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W. Steven Barnett and Ellen C. Frede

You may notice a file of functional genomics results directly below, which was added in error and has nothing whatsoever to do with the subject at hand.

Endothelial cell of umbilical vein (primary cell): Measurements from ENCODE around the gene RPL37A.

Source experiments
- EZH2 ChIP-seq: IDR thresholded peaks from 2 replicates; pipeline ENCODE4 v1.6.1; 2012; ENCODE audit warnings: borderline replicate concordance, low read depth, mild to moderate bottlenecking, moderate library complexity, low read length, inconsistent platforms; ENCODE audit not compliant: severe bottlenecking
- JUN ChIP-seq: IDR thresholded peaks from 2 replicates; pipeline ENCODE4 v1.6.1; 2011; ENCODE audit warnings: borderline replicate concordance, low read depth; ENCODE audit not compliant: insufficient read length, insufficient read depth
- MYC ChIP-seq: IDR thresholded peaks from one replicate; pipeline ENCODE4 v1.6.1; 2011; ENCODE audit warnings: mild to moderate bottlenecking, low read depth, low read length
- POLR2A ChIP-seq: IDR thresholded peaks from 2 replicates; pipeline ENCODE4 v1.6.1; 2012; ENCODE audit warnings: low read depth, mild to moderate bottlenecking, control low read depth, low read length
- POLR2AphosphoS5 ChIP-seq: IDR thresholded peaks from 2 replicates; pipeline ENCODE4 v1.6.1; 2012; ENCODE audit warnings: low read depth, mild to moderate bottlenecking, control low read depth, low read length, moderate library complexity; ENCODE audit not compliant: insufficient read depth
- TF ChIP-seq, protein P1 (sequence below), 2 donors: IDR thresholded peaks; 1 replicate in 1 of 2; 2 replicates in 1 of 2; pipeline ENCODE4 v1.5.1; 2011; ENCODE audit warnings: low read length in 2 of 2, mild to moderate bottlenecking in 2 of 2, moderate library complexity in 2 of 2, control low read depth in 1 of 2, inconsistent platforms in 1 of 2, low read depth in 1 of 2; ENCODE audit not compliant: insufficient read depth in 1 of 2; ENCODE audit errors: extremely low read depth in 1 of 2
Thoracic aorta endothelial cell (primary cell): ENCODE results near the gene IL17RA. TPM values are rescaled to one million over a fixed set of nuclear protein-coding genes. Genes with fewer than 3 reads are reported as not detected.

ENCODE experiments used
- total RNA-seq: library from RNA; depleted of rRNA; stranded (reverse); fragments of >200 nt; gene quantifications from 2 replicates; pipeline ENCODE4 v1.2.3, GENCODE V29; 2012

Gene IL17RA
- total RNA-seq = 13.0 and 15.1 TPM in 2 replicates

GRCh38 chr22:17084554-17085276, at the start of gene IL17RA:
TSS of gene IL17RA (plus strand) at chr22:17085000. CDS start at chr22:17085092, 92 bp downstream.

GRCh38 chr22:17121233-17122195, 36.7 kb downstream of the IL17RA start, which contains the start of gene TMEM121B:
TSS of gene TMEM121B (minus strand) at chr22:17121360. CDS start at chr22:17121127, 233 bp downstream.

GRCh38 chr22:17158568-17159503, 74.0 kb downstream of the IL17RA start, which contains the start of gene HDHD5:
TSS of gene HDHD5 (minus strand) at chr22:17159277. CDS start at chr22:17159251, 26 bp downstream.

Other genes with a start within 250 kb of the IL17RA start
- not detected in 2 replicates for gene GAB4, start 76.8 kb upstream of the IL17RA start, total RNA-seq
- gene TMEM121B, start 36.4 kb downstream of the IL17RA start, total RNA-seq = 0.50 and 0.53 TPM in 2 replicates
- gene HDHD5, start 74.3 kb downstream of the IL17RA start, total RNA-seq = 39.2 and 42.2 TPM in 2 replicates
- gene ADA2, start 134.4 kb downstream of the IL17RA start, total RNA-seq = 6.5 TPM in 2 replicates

Small-scale studies have found that preschool education can produce sufficiently large effects on the educational achievement of economically disadvantaged children in the United States that it is theoretically possible for it to meaningfully reduce achievement gaps by income and race. However, studies of large-scale public programs tend to find smaller effects that do not persist. Plausible reasons for the disappointing results at scale are the limited quality and intensity of public preschool programs and failure to reach most disadvantaged children so that the schools they enter at age five must still target the needs of the many who do not attend pre-kindergarten. We present analyses for counterexamples that produce large persistent achievement gains in achievement and describe the resources and policies required to transform the quality of early education beginning at age three for the vast majority of children in 31 cities with high concentrations of poverty.